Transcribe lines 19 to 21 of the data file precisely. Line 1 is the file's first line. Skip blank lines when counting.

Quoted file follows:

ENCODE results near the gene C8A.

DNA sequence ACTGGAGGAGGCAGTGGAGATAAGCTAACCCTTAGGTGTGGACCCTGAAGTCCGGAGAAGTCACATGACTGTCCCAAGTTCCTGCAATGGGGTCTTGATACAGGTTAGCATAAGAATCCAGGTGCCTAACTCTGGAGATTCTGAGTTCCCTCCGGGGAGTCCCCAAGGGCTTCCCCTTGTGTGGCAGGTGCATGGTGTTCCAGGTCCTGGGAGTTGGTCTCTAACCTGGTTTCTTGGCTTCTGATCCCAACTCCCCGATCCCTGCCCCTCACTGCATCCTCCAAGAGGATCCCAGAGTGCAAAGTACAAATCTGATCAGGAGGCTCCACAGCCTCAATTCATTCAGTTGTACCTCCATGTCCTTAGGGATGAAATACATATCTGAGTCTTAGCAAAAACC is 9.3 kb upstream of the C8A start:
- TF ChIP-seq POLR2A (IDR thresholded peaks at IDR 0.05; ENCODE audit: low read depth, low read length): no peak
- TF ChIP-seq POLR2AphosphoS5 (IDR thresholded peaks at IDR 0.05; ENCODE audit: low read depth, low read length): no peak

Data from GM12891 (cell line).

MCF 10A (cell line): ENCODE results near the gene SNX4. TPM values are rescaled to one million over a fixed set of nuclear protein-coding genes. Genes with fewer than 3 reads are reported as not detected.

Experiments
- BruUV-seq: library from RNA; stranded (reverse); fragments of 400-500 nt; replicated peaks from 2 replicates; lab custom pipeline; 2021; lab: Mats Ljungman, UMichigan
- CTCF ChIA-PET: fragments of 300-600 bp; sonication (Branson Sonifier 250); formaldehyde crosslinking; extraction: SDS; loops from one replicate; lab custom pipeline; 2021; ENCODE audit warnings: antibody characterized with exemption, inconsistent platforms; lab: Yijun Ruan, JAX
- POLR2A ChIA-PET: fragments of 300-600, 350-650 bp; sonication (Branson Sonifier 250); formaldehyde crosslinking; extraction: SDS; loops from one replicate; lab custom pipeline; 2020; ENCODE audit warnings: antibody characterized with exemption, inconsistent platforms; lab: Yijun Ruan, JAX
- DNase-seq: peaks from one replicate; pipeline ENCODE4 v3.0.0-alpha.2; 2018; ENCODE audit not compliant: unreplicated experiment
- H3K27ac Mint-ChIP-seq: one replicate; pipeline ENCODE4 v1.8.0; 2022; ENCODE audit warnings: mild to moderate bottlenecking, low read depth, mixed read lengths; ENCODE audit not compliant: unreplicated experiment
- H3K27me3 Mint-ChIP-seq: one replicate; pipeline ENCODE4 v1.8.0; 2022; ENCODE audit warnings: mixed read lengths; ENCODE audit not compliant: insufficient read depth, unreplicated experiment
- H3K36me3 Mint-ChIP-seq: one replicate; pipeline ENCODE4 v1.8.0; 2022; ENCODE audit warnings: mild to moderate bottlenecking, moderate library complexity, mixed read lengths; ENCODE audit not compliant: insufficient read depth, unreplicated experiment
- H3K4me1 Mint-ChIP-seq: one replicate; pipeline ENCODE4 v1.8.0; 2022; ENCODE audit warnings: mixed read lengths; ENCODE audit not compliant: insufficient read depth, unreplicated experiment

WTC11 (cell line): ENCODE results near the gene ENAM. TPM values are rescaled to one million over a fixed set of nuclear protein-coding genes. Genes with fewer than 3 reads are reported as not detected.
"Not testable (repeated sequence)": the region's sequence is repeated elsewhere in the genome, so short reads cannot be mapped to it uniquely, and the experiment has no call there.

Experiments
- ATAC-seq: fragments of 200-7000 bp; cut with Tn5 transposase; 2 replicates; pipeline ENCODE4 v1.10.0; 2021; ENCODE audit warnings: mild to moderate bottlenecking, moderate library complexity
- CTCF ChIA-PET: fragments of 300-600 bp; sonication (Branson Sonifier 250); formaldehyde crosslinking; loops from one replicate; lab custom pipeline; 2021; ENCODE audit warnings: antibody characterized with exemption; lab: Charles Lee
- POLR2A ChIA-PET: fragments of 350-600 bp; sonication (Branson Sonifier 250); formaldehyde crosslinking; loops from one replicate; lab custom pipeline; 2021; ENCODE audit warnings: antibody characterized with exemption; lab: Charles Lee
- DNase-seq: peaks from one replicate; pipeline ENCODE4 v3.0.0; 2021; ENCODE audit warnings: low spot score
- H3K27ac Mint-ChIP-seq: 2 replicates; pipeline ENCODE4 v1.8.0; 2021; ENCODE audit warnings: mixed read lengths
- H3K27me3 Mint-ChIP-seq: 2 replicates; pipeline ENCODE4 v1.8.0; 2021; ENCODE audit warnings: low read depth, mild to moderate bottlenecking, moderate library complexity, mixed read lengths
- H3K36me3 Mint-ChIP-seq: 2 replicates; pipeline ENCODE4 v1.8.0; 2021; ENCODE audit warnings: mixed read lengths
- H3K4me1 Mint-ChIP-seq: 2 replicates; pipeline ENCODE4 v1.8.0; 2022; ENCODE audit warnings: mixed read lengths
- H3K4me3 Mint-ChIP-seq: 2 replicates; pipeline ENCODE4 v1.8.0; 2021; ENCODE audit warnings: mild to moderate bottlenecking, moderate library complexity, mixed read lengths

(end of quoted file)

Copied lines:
- ATAC-seq: fragments of 200-7000 bp; cut with Tn5 transposase; 2 replicates; pipeline ENCODE4 v1.10.0; 2021; ENCODE audit warnings: mild to moderate bottlenecking, moderate library complexity
- CTCF ChIA-PET: fragments of 300-600 bp; sonication (Branson Sonifier 250); formaldehyde crosslinking; loops from one replicate; lab custom pipeline; 2021; ENCODE audit warnings: antibody characterized with exemption; lab: Charles Lee
- POLR2A ChIA-PET: fragments of 350-600 bp; sonication (Branson Sonifier 250); formaldehyde crosslinking; loops from one replicate; lab custom pipeline; 2021; ENCODE audit warnings: antibody characterized with exemption; lab: Charles Lee